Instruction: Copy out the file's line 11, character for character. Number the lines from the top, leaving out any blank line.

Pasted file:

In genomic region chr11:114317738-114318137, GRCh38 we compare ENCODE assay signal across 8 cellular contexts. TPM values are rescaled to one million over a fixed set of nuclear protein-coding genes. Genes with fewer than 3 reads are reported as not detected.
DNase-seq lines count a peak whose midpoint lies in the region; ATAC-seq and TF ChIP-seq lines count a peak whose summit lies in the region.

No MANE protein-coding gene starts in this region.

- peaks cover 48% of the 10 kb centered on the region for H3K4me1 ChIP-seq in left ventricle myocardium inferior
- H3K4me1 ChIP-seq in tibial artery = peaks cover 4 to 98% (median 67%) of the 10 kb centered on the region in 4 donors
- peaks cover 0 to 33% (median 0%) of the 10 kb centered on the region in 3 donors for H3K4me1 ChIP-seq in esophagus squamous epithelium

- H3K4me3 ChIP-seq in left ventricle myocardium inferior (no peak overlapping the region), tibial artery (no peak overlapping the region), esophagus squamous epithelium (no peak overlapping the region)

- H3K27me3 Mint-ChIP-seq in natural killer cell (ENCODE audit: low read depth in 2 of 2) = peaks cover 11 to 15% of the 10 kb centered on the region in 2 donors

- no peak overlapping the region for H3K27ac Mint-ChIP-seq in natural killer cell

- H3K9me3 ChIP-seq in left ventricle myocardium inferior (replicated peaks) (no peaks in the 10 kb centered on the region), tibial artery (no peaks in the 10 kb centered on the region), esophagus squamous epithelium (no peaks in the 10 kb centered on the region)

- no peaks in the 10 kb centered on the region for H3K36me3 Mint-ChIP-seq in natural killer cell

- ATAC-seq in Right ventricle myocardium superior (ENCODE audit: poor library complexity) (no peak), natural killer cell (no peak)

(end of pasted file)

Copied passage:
- no peaks in the 10 kb centered on the region for H3K36me3 Mint-ChIP-seq in natural killer cell